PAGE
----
Kerry Washington Dismayed AdWeek Cover Scandal Overshadows Article
Kerry Washington felt compelled to speak out about her digitally-altered AdWeek cover shoot because she knew fans would be shocked by the edited image.
The Scandal star found herself at the center of controversy on Monday after the magazine’s TV writer tweeted out the photo of Washington on the cover for the first time. Followers were quick to notice the actress looked different than normal, with critics specifically noting a possibly altered forehead and hairline.
On Tuesday, Washington responded to the accusations with an open letter to the editors of the magazine, admitting she was “taken aback” by the picture featured on the cover.
She explained it wasn’t the use of Photoshop which bothered her, it was the sheer extent of digital adjustments which completely changed the look of her face.
“It felt strange to look at a picture of myself that is so different from what I look like when I look in the mirror,” she lamented on Instagram. “It’s an unfortunate feeling.”
Washington has since expanded on her online comments in a new interview on the Today show, insisting she was just dismayed the article she had been so proud of was overshadowed by the cover controversy.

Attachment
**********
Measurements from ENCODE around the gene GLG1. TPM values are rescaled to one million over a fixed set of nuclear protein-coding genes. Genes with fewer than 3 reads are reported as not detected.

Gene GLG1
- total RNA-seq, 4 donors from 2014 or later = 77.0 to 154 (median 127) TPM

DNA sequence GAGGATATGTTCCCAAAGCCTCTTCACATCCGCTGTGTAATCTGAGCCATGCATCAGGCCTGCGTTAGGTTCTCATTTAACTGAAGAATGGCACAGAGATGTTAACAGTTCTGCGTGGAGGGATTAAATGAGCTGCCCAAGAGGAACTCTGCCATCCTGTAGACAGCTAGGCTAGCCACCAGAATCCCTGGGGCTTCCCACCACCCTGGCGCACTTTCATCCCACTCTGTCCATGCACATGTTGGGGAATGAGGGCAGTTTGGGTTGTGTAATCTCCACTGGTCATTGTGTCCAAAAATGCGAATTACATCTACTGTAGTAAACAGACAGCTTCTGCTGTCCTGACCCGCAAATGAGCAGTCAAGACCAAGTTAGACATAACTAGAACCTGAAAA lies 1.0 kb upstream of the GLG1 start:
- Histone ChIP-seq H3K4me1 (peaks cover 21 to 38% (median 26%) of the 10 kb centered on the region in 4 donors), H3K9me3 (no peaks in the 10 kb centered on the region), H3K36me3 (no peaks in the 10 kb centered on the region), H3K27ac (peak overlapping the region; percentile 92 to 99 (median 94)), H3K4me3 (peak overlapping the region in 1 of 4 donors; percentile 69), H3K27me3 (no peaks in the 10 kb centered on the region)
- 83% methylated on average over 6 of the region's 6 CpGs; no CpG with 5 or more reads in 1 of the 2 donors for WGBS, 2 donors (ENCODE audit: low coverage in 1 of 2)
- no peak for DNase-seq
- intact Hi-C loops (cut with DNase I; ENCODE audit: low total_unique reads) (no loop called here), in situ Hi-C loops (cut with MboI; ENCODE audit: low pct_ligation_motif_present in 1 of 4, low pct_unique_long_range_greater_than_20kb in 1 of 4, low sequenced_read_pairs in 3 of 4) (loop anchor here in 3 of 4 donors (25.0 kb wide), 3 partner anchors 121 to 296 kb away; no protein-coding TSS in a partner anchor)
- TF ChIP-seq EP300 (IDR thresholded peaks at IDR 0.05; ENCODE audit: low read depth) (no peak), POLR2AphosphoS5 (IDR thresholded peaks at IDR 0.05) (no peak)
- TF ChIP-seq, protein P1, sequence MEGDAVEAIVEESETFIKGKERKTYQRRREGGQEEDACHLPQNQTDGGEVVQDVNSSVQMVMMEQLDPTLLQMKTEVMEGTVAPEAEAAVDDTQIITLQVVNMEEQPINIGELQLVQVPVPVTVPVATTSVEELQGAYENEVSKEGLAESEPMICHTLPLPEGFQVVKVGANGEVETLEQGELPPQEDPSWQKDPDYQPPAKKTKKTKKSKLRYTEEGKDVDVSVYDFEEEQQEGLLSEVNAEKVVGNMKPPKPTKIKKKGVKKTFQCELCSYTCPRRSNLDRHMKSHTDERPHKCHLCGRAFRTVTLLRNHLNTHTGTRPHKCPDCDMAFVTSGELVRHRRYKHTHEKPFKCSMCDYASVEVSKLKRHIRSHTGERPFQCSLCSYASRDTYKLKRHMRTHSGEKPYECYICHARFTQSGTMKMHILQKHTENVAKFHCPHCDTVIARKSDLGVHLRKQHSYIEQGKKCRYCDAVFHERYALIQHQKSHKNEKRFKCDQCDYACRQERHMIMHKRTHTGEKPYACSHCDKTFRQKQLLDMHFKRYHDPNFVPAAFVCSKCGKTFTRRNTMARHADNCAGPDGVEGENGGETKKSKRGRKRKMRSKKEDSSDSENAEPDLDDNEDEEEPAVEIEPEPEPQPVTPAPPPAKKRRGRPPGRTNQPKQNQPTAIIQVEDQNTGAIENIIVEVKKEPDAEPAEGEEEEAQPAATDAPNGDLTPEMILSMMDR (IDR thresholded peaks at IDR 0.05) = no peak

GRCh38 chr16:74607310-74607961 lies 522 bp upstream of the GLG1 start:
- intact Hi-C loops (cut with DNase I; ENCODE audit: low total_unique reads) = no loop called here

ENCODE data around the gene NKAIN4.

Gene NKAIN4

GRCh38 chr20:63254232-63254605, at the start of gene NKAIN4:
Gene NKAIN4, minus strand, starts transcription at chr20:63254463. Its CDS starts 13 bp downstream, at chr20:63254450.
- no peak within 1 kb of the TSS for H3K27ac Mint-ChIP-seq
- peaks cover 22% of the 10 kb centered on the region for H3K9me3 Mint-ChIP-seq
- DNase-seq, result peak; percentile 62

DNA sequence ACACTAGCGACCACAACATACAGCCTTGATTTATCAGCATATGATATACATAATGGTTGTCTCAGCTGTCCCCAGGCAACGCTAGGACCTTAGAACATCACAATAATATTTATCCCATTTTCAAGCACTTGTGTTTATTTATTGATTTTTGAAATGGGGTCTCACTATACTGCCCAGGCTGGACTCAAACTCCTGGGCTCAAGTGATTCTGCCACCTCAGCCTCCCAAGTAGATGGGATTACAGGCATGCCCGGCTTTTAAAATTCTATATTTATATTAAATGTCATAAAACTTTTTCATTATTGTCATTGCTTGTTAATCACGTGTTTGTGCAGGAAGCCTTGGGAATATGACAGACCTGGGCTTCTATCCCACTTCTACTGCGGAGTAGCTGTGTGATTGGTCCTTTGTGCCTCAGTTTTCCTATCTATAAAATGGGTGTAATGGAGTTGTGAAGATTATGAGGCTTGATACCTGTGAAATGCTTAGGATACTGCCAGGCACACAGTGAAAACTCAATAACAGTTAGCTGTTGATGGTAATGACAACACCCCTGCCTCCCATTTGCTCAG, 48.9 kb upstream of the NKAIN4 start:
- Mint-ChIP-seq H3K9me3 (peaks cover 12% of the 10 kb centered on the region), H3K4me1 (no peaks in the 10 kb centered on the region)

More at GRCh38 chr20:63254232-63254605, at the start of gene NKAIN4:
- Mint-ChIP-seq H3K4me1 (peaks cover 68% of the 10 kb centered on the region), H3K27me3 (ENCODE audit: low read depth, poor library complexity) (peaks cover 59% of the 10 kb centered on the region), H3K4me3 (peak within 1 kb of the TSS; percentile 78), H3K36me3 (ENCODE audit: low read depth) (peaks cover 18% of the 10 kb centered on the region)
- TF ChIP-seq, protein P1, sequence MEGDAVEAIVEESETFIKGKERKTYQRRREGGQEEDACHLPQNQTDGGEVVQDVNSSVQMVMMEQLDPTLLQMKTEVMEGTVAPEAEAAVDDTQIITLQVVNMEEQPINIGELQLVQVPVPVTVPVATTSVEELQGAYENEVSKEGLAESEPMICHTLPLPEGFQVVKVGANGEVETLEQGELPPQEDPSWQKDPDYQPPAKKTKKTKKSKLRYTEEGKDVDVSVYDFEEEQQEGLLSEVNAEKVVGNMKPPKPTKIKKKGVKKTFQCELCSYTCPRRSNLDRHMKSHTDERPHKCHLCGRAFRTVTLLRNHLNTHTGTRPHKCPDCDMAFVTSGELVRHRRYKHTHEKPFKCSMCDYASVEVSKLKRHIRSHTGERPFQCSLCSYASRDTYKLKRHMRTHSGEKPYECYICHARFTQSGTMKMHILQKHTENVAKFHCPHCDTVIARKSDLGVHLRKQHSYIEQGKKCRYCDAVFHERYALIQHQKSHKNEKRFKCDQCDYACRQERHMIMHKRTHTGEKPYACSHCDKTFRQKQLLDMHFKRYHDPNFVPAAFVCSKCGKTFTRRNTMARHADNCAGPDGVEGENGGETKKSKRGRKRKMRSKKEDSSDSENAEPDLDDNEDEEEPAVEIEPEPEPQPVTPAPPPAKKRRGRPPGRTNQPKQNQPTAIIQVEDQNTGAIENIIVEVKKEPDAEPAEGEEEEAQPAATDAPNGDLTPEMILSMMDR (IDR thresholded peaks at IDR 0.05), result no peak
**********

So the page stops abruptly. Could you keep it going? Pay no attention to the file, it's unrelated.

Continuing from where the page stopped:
“Honestly, my big complaint was that it felt altered, in general,” she explained. “It wasn’t that there was something specific, it was the feeling of looking at something and knowing that it had been altered.”
Washington continued, “I was really proud of the interview and really proud of the article – it talks a lot about my professional relationships and how hard I’ve worked to build those relationships with those brands. I was really excited about the article. When I saw the cover, I was taken aback, so I just felt like, in order for me to promote the magazine – which I wanted to do, because I think the article’s great – I had to at least address (the cover), because I knew other people would notice that it didn’t quite look like me.”
And the 39-year-old makes it clear she has no problem with a touch of Photoshop: “It’s not always bad; a wrinkle here, a wrinkle there…,” she added, “but it should still look like the person.”